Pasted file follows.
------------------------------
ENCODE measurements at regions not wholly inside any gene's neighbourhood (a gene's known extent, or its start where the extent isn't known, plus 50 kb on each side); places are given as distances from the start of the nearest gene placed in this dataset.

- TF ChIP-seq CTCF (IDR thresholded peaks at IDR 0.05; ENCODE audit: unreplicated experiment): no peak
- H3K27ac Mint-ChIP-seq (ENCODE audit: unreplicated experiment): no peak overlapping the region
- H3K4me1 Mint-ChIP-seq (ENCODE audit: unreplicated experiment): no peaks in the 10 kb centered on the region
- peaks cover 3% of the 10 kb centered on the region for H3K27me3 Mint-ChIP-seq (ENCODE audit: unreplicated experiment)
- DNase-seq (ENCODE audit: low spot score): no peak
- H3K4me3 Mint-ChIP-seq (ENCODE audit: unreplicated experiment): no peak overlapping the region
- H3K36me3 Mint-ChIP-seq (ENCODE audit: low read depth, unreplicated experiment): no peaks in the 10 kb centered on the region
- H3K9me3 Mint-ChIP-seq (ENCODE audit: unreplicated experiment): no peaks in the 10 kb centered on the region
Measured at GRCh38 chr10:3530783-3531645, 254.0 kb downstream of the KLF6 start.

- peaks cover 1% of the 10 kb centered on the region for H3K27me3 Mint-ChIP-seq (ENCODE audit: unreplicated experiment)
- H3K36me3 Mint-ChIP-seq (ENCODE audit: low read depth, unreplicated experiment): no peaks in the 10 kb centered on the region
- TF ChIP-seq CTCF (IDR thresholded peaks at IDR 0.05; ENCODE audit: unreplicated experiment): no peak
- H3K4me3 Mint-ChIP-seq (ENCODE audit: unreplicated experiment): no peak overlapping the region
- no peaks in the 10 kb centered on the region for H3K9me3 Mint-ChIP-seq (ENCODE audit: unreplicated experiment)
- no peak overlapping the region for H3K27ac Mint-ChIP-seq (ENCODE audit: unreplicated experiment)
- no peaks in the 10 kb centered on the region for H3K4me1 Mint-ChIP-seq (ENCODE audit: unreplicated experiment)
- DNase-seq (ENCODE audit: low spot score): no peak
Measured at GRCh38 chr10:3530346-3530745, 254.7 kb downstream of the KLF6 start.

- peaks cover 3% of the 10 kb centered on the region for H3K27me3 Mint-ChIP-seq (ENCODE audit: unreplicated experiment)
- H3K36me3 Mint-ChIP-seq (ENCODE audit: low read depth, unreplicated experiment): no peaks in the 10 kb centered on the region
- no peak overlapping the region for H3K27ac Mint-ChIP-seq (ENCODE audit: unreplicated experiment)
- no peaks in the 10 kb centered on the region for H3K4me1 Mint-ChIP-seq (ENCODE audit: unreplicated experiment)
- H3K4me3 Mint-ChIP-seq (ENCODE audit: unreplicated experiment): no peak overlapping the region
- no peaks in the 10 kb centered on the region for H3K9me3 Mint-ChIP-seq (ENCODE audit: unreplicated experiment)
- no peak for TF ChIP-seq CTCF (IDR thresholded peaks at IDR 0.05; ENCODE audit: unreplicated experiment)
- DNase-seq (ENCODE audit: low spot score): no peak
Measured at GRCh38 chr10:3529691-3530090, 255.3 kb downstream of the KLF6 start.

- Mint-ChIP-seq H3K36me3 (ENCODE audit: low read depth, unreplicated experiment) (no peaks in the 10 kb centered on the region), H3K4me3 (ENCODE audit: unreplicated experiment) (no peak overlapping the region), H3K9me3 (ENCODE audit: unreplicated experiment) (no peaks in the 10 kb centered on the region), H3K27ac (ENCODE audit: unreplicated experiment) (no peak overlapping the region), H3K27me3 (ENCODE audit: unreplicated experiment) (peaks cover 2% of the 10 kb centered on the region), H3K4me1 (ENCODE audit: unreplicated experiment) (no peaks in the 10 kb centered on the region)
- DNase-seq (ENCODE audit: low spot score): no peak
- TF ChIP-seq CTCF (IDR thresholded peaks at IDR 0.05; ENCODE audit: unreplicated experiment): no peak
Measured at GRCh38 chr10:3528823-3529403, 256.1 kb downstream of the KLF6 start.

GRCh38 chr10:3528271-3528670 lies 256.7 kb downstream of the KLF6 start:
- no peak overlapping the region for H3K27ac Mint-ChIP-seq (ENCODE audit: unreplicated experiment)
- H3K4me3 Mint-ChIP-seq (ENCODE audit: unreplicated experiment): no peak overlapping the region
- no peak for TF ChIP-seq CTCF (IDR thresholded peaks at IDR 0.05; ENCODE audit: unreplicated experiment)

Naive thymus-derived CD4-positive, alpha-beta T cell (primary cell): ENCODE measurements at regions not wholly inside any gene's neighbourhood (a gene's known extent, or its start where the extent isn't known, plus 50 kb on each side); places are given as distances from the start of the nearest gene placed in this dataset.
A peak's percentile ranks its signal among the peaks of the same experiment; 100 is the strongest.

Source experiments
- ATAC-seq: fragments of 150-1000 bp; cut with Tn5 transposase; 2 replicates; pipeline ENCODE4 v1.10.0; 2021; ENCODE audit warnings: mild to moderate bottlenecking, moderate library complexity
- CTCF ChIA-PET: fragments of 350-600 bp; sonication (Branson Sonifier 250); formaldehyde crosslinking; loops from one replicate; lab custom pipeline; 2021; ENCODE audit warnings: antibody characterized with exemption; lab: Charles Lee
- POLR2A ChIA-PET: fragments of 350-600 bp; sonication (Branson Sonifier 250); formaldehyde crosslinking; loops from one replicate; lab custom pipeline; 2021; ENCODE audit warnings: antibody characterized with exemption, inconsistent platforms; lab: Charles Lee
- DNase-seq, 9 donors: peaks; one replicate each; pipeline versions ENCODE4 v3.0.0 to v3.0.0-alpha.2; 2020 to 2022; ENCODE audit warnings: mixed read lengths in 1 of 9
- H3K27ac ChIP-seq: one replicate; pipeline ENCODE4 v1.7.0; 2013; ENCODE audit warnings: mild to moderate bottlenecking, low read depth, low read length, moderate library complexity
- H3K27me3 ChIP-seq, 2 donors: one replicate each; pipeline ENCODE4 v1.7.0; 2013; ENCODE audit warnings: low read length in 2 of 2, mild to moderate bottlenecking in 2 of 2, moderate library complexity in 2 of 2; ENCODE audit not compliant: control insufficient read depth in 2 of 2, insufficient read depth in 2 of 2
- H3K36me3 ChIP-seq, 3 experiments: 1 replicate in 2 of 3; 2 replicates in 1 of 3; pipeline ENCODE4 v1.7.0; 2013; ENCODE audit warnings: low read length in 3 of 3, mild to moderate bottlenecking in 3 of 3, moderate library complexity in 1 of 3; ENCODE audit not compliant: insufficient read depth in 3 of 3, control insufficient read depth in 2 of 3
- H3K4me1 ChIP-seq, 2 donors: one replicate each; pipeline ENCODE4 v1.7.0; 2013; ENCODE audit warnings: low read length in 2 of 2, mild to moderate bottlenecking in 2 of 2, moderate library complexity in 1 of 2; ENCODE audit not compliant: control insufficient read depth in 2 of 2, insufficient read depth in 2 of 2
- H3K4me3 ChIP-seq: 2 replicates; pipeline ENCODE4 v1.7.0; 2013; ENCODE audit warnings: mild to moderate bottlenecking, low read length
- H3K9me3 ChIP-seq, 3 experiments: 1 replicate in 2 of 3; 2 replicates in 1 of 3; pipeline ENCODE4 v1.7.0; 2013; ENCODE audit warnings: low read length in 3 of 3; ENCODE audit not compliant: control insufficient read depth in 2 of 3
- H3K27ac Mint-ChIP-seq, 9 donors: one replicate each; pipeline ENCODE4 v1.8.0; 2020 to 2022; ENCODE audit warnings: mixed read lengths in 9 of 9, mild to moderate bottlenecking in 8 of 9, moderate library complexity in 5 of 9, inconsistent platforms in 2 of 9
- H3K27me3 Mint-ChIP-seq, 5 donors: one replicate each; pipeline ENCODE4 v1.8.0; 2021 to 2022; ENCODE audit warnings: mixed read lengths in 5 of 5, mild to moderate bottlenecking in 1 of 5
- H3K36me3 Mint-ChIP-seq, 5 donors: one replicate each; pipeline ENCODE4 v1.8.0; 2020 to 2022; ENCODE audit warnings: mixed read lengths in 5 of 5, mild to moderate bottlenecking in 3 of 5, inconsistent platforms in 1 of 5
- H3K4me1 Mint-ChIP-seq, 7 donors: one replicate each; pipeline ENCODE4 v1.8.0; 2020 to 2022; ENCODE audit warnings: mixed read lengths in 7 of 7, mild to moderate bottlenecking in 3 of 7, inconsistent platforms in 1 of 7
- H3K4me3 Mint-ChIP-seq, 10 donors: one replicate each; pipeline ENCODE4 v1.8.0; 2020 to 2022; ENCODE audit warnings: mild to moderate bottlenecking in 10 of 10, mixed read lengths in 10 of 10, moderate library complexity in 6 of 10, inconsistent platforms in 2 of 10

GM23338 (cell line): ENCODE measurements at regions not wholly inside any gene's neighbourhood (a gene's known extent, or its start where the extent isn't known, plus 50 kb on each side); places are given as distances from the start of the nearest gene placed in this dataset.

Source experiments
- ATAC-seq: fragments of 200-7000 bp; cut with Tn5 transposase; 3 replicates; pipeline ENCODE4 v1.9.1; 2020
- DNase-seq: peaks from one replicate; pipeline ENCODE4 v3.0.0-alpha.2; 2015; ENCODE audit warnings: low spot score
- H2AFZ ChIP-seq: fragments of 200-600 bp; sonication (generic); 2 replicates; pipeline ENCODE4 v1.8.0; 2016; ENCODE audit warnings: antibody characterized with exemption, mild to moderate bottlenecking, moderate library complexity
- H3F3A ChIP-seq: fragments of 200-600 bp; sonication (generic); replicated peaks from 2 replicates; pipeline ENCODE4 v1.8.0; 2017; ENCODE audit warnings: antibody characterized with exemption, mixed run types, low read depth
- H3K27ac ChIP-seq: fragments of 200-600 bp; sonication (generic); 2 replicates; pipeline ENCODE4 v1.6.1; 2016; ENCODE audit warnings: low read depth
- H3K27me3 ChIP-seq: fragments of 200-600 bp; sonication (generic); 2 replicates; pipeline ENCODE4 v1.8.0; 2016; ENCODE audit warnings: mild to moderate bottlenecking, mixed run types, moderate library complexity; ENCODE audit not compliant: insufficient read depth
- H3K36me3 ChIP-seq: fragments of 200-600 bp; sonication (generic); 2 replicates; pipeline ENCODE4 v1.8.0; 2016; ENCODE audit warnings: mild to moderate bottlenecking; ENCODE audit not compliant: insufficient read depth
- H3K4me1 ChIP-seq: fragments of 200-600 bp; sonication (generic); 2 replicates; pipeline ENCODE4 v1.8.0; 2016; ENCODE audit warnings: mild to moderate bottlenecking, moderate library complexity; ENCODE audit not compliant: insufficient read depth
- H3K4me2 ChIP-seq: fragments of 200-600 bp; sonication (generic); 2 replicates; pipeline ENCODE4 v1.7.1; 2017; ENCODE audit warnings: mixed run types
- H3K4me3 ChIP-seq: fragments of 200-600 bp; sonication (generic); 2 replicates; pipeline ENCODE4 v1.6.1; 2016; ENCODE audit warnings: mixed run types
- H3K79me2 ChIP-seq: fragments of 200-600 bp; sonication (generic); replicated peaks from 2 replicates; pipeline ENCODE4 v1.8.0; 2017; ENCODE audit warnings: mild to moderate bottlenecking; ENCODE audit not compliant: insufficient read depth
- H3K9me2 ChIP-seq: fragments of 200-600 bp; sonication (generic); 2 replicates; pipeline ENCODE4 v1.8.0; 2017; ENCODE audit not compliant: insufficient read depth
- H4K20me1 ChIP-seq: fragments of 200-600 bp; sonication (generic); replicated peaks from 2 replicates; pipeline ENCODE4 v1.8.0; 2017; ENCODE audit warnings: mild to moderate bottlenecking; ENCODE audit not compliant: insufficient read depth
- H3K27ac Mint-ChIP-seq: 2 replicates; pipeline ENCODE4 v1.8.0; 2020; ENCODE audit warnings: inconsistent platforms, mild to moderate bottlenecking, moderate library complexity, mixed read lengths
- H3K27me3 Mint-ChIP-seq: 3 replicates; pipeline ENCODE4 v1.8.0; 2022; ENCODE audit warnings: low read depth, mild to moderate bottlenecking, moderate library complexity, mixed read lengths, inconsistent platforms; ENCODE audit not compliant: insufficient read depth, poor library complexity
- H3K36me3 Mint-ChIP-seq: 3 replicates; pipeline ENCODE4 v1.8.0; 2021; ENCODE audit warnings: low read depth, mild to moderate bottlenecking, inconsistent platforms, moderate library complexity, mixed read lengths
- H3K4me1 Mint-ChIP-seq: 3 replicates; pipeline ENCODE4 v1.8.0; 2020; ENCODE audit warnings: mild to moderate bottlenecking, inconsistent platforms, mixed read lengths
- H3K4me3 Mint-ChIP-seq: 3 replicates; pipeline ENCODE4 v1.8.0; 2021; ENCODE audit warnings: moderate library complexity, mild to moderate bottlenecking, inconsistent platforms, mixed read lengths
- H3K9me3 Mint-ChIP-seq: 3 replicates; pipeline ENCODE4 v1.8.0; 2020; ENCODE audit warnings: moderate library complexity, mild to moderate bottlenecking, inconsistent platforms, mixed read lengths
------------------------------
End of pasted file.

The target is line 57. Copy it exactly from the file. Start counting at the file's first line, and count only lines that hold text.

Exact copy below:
- ATAC-seq: fragments of 200-7000 bp; cut with Tn5 transposase; 3 replicates; pipeline ENCODE4 v1.9.1; 2020